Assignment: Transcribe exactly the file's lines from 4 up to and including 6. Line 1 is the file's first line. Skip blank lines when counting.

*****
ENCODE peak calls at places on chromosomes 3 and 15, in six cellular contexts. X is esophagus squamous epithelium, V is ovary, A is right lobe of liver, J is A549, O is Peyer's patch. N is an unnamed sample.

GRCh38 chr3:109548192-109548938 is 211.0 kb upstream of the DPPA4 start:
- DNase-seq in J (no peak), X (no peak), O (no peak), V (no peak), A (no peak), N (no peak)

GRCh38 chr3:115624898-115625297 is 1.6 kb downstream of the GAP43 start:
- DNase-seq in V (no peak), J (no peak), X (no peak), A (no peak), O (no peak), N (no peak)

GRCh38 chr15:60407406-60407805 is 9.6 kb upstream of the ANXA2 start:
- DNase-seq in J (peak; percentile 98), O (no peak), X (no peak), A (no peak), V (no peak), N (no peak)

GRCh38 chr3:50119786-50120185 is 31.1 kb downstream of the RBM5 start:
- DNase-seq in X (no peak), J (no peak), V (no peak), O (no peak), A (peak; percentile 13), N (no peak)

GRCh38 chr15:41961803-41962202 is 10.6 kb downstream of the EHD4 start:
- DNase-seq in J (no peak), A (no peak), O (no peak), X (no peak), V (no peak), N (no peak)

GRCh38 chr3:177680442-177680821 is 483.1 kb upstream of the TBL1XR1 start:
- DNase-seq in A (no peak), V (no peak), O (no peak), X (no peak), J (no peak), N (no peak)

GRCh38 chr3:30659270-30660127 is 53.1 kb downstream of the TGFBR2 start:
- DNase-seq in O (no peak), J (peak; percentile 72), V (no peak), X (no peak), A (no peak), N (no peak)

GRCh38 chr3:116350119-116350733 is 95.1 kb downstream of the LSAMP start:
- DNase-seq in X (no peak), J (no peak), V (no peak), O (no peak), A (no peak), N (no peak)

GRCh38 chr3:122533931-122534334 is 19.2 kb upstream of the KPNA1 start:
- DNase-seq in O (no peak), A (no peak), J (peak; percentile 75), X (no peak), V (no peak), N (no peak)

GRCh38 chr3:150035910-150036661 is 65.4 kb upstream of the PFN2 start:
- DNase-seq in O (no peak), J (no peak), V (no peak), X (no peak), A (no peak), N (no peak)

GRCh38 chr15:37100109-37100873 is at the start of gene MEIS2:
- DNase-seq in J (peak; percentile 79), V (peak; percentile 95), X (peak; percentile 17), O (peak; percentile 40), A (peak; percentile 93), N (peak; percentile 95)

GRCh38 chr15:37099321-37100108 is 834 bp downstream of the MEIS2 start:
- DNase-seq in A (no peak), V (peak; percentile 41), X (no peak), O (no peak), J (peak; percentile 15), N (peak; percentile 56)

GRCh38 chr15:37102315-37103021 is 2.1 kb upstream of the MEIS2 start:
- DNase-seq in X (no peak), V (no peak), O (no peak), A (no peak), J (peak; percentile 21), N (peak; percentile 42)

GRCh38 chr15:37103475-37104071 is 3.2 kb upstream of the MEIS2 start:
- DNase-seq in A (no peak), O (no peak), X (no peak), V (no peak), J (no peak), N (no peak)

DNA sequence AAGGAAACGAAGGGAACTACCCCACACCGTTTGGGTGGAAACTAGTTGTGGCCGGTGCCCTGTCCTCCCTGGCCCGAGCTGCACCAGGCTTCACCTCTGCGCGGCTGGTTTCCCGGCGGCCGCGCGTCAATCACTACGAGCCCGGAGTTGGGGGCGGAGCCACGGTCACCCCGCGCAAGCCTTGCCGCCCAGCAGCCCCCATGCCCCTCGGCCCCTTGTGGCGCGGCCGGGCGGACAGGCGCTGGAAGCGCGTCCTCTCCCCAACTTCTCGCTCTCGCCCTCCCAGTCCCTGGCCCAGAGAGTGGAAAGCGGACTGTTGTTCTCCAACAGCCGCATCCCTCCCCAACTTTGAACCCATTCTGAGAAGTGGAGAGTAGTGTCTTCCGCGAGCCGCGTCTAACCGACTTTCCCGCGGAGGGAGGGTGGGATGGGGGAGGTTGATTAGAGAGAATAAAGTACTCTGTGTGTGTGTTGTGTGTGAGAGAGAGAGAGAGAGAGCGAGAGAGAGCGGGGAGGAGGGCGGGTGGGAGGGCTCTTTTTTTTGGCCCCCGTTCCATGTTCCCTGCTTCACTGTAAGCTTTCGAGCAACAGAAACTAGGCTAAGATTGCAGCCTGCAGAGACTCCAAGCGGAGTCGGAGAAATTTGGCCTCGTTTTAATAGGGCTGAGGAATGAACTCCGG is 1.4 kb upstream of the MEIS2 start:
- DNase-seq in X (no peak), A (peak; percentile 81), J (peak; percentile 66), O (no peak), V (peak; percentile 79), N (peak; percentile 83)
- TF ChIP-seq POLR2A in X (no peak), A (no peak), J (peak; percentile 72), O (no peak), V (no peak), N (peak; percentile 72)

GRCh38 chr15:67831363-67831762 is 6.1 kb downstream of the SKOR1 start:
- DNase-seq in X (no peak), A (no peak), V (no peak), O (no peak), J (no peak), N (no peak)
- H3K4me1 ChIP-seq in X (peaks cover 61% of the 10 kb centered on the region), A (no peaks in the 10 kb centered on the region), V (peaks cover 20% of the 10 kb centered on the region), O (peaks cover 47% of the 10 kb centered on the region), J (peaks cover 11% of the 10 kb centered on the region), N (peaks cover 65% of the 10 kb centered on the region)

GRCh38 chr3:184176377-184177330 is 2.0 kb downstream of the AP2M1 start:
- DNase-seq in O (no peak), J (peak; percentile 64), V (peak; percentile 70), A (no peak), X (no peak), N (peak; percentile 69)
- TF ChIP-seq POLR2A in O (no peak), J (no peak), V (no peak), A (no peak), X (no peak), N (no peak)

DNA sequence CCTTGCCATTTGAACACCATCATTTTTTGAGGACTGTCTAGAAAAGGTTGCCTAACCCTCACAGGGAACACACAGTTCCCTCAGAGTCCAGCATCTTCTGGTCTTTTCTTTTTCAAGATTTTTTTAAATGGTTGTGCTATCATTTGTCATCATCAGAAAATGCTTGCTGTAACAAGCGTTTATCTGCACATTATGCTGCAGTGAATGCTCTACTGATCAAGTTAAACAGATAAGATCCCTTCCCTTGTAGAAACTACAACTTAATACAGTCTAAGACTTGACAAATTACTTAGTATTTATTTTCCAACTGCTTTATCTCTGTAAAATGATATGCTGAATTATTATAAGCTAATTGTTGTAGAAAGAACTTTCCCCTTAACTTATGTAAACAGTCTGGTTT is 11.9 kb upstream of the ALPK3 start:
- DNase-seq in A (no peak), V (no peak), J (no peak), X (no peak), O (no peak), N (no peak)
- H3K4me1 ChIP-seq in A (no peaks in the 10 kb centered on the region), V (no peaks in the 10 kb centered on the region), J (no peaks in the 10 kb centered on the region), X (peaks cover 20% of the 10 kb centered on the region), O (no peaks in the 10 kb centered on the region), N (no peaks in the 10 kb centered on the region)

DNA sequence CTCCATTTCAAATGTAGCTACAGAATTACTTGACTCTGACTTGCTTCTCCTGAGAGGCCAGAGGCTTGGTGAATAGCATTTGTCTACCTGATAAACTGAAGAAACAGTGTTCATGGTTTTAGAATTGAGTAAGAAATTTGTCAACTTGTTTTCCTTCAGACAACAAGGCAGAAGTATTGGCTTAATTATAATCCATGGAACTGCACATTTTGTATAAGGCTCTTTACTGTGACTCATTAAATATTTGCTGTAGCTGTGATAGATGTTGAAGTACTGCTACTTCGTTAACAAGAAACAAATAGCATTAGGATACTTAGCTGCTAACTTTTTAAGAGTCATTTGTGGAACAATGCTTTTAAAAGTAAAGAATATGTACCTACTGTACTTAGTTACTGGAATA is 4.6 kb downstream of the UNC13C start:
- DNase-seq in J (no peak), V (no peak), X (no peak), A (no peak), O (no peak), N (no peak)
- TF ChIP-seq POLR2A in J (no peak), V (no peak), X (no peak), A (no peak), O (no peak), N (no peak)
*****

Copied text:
GRCh38 chr3:115624898-115625297 is 1.6 kb downstream of the GAP43 start:
- DNase-seq in V (no peak), J (no peak), X (no peak), A (no peak), O (no peak), N (no peak)

GRCh38 chr15:60407406-60407805 is 9.6 kb upstream of the ANXA2 start: